By: HUB’s EB Compliance Team

The U.S. Department of Labor (“DOL”) recently released updated notices (available here) and FAQs under the Consolidated Omnibus Budget Reconciliation Act of 1985, better known as “COBRA.” The revised notices are intended to better educate Medicare-eligible individuals regarding the interaction between COBRA and Medicare. This expanded guidance is welcome and very helpful information for Medicare-eligible individuals who have the opportunity to elect COBRA.

Brief Background

COBRA allows employees and covered dependents to continue their employer-based health coverage after certain “qualifying events” for up to 18, 29, or 36 months, depending on the event. Qualifying events include termination of employment, reduction in hours, divorce, disability, and death of the covered employee, among others. The most common COBRA event is termination of employment. To be able to elect COBRA, the qualifying event must cause a loss of the employer coverage. COBRA generally applies to employers who employed at least 20 employees on an average business day in the prior calendar year. More detail on COBRA is available in our prior articles here.

Medicare and COBRA

As we have detailed in this specific prior article, the interaction between COBRA and Medicare is confusing (and often counterintuitive) even for benefits professionals. For example, an individual already enrolled in any part of Medicare before a COBRA qualifying event occurs still must be offered COBRA. However, if the individual enrolls in Medicare after electing COBRA, then COBRA coverage ends.

The bigger concern for Medicare eligible individuals, however, is that late enrollment in in Medicare Part B results in a late enrollment penalty that is paid monthly for the rest of their lives. It is true that individuals can delay enrollment in Medicare if they have other creditable coverage, but COBRA coverage does not count. This means an individual who elects COBRA, and delays enrollment in Medicare Part B until after COBRA ends, would pay more for Part B monthly than they would if they had enrolled in Part B on a timely basis. By contrast, there are not late enrollment penalties if an individual has non-COBRA coverage (e.g., employer sponsored group health coverage) as an active employee and enrolls in Medicare shortly after that coverage ends.

Additionally, if an individual has both Medicare and COBRA coverage, Medicare will typically pay first. Even if an individual does not actually enroll in Medicare, some plans will pay as if the COBRA-covered individual is enrolled in Medicare. This means the COBRA coverage will pay less for medical claims, assuming that Medicare will pay its share first. If the individual is not enrolled in Medicare, then that will increase their out-of-pocket costs by having to pay the portion that would have been covered by Medicare.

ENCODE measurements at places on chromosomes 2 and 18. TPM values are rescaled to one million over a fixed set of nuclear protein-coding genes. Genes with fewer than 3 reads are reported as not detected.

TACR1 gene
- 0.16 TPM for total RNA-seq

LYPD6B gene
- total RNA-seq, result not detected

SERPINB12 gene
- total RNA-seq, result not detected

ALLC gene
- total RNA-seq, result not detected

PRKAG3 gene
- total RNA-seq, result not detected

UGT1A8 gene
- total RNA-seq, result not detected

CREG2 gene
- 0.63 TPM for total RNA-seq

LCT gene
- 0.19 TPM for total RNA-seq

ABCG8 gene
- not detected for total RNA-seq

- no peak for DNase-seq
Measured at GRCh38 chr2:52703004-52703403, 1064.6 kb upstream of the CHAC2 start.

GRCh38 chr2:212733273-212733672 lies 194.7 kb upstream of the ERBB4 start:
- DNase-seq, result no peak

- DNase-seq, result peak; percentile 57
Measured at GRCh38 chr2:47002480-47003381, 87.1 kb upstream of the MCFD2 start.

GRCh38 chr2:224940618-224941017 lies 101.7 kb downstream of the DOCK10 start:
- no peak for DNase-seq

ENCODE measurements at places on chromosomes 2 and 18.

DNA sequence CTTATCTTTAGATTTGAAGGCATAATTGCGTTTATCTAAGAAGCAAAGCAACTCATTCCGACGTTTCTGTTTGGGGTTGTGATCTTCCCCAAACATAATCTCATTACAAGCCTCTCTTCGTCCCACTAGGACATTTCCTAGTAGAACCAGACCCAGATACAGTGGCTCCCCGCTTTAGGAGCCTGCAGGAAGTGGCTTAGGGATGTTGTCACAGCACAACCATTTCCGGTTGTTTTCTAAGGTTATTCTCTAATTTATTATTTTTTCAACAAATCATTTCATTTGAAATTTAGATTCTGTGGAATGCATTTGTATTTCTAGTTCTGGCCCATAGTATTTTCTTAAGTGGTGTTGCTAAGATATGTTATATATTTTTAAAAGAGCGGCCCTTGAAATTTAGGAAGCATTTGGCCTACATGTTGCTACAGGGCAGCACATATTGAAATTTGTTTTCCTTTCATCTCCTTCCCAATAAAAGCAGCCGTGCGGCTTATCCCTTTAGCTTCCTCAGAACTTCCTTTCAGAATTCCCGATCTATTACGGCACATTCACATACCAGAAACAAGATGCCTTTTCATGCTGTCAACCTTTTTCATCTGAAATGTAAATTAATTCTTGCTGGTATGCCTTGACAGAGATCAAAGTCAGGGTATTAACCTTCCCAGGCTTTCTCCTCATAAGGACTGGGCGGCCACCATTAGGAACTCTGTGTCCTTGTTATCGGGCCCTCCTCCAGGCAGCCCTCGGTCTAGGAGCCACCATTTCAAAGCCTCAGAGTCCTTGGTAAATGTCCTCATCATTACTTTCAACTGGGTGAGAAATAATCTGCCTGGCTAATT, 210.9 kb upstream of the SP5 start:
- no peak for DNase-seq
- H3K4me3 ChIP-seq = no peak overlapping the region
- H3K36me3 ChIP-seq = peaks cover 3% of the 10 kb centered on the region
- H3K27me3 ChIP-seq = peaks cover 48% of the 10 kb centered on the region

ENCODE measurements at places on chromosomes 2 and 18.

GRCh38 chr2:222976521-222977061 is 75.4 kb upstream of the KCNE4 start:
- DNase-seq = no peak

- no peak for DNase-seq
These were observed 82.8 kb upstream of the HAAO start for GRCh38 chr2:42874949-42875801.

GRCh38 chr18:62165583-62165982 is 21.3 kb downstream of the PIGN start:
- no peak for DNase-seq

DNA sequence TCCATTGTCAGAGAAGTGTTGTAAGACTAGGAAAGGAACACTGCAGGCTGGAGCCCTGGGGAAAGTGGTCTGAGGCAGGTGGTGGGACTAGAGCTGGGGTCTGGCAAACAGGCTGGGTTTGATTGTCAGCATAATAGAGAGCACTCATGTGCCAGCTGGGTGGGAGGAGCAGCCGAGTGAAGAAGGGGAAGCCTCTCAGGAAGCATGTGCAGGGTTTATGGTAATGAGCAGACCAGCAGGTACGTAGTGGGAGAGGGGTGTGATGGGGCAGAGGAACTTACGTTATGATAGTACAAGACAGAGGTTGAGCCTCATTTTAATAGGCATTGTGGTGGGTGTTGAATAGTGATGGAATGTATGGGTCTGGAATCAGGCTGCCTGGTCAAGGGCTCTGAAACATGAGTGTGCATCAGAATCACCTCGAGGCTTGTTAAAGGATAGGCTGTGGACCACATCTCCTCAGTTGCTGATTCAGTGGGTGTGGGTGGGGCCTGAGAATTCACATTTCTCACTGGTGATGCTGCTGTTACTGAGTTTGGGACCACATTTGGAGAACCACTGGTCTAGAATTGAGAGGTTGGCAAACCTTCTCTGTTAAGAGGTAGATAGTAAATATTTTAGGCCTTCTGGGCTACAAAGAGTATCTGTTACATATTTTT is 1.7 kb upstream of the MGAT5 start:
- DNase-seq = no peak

New Notices and FAQs

Given these issues, it is important for Medicare-eligible individuals to understand the implications of electing COBRA and delaying enrollment in Medicare. To help with this education effort, the DOL updated the model general notice and model election notices, both in English and Spanish (all available here). It has also  provided an FAQ on the updated notices.

Next Steps

Use of the model notices is optional, but is treated as complying with the COBRA disclosure requirements (if they are properly completed and timely sent). The new guidance does not specify a date to start using the new notices, so employers should consider using them as soon as they reasonably can. Employers should reach out to their COBRA administrators to determine when they plan to implement these new notices. 

If you have any questions, please contact your HUB Advisor. You can also view more compliance articles in our Compliance Directory.

NOTICE OF DISCLAIMER

The information herein is intended to be educational only and is based on information that is generally available. HUB International makes no representation or warranty as to its accuracy and is not obligated to update the information should it change in the future. The information is not intended to be legal or tax advice. Consult your attorney and/or professional advisor as to your organization’s specific circumstances and legal, tax or other requirements.